Business Practices (Achieving Administrative Excellence)

Developing a Social Media Strategy

If you could find a cost-effective way to expand your visibility to targeted audiences while promoting your institutional brand, would you take advantage of it?

Social media allow you to do this and more, yet only about 100 of some 3,500 college presidents nationwide actively use Twitter or Facebook; approximately 700 use LinkedIn, YouTube and other tools. Those who do not employ social media are missing out on opportunities to enhance their message.

Here are some proven reasons we think you will “like” social media applications for your institution.

Reinforce Your Brand

When Scott Miller was appointed president of Bethany College in 2007, we created and tested a long-term social-media strategy. The strategy focused on reinforcing the brand of a nationally ranked liberal arts college in a rural section of West Virginia, and further engaging an already loyal base of alumni and friends.

The results have been astonishing. In just six years, with minimal cost, start-up and maintenance, we now have more than 1,500 followers on Twitter, more than 3,000 LinkedIn connections and 1,750 Facebook followers. This is in addition to visibility through regular e-cards, e-blasts, blogs, opinion pieces, monthly presidential e-letters, a weekly online newsletter, and monthly online commentaries for The Huffington Post and a statewide business newspaper.

Bethany’s audience continues to grow with interaction by those connected through social media. For example, a recent post to 1,750 people on Facebook was quickly viewed by more than 7,000 followers as a result of the “Share” function. Entire new audiences have become instant constituents.

Relatively few presidents and senior administrators have embraced social media. Notable exceptions include E. Gordon Gee, now president emeritus of The Ohio State University; Santa Ono, the University of Cincinnati; Christopher Kimball, California Lutheran University; David Rowe, Centenary College; Jeff Abernathy, Alma College; John Maeda, the Rhode Island School of Design; Angel Cabrera, George Mason University (who tweets and blogs in both English and Spanish); and Walter Kimbrough, Dillard University.

Lessons Learned

Here’s what we have learned from Bethany College’s social media strategy:

  • Social media quickly and effectively allow you to send disparate, relevant messages to diverse audiences. As an active college president who is closely identified with the Bethany brand, Scott controls eight different platforms from his desktop, iPhone, iPad or Netbook. All content reinforces the branding message of Bethany. LinkedIn allows Scott to advertise position openings to colleagues and to repost college media releases while Twitter allows the president to reach alumni and students personally.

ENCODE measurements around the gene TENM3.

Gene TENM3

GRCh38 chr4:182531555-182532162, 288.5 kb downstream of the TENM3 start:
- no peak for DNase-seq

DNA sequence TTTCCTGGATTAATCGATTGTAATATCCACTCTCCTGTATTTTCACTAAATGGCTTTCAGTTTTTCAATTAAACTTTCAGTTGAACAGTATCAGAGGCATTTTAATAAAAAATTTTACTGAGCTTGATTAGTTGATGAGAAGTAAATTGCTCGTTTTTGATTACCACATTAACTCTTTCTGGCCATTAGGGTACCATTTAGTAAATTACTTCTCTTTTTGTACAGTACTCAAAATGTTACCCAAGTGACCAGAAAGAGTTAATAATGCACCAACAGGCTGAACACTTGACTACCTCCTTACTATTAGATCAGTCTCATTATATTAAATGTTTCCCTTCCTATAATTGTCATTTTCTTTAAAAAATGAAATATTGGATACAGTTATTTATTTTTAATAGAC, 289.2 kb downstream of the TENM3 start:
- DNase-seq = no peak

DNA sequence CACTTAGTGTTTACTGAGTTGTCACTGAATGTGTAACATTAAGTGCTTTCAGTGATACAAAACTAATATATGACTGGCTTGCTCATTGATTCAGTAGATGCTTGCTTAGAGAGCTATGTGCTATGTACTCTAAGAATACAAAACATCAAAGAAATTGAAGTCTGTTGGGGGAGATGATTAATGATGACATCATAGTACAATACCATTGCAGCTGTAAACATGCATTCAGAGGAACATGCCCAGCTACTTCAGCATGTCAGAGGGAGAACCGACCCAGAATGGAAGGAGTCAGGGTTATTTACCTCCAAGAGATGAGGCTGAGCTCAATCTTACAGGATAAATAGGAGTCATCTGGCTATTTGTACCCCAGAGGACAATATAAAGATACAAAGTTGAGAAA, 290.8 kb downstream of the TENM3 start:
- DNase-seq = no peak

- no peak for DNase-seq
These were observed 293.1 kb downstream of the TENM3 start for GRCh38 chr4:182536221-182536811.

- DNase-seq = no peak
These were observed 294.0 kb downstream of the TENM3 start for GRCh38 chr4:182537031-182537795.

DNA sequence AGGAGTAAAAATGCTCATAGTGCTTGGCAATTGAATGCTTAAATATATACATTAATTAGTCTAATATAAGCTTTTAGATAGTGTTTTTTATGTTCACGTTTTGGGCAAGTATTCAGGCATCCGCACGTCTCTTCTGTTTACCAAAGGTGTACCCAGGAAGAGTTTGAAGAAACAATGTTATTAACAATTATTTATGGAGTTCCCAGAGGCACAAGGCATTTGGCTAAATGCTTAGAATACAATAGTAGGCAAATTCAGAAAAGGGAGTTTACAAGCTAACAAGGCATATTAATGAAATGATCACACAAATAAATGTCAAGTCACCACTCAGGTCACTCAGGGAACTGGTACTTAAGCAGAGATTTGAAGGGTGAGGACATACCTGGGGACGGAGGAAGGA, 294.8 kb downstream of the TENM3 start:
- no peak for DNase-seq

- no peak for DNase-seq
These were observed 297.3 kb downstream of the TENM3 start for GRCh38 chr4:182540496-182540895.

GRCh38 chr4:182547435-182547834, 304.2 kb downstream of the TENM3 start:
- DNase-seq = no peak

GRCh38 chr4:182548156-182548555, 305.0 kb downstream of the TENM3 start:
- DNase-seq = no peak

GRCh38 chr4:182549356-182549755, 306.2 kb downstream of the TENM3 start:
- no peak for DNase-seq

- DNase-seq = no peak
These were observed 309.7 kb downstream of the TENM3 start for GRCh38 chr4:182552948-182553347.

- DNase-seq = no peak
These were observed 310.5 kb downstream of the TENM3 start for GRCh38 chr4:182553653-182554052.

• Social media also permit you to control the frequency and distribution of your message. Electronic distribution services at nominal cost allow us to time-deliver messages to balance distribution These might include campus news, reports and interesting articles from outside organizations that reinforce your institution’s message and image. Messages can be scheduled at ideal times in the day, and can be as frequent as the sender would like.
  • Finally, in times of crisis, social media are essential in distributing timely alerts, messages and updates.

Consider Your Content

While social media reinforce that the administration is focusing on communications 24/7, it’s also important to keep content fresh and concise. The impact of this strategy has far outweighed the time needed to create and implement it. The social media initiative for Bethany College has been an unqualified success, exceeding expectations and widening the reach of Bethany’s marketing strategy.

In the late 19th century, when electricity was in its infancy, President and Mrs. Rutherford B. Hayes, among others, are said to have so feared this new technology that they preferred not to touch the light switches.

Like electricity, social media are here to stay. We urge you and your colleagues to harness this vast potential.

This article originally appeared in the October 2014 issue of College Planning & Management.

About the Authors

Dr. Scott D. Miller is president of Virginia Wesleyan College in Norfolk/Virginia Beach, Virginia. He was previously president of Bethany College, Wesley College, and Lincoln Memorial University. He is chair of the Board of Directors of Academic Search, Inc. and serves as a consultant to college presidents and boards.

Dr. Marylouise Fennell, RSM, a former president of Carlow University, is senior counsel for the Council of Independent Colleges (CIC) and principal of Hyatt Fennell, a higher education search firm.

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